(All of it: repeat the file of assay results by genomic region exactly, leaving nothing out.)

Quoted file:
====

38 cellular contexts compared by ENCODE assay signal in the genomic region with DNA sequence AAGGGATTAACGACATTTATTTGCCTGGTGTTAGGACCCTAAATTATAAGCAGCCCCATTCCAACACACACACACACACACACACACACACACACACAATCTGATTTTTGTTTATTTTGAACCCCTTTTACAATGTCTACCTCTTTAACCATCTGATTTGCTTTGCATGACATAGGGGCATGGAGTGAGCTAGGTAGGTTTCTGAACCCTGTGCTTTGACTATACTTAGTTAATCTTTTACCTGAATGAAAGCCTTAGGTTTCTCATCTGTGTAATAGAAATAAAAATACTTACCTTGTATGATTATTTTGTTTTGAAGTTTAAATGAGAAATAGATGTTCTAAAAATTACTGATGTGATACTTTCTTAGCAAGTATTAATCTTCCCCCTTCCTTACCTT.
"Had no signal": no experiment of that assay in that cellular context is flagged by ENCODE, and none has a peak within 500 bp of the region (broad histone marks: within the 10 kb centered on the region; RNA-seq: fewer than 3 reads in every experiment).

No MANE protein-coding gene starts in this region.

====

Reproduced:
38 cellular contexts compared by ENCODE assay signal in the genomic region with DNA sequence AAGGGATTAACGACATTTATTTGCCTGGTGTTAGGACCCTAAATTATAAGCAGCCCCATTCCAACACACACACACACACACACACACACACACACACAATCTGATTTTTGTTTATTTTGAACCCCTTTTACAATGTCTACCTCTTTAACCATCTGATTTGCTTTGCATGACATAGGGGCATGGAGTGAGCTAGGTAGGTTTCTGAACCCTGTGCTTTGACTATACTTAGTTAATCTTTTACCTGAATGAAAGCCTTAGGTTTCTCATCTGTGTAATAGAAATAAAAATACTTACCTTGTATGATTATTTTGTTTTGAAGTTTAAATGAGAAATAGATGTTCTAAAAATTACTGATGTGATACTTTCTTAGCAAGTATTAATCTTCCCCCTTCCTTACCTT.
"Had no signal": no experiment of that assay in that cellular context is flagged by ENCODE, and none has a peak within 500 bp of the region (broad histone marks: within the 10 kb centered on the region; RNA-seq: fewer than 3 reads in every experiment).

No MANE protein-coding gene starts in this region.